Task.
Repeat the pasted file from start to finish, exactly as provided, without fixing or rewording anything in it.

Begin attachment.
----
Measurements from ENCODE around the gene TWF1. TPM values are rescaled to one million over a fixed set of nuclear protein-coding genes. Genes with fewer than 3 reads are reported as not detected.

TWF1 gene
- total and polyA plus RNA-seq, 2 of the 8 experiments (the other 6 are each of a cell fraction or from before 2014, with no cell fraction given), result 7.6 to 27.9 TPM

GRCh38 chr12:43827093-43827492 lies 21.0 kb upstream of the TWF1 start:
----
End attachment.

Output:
Measurements from ENCODE around the gene TWF1. TPM values are rescaled to one million over a fixed set of nuclear protein-coding genes. Genes with fewer than 3 reads are reported as not detected.

TWF1 gene
- total and polyA plus RNA-seq, 2 of the 8 experiments (the other 6 are each of a cell fraction or from before 2014, with no cell fraction given), result 7.6 to 27.9 TPM

GRCh38 chr12:43827093-43827492 lies 21.0 kb upstream of the TWF1 start: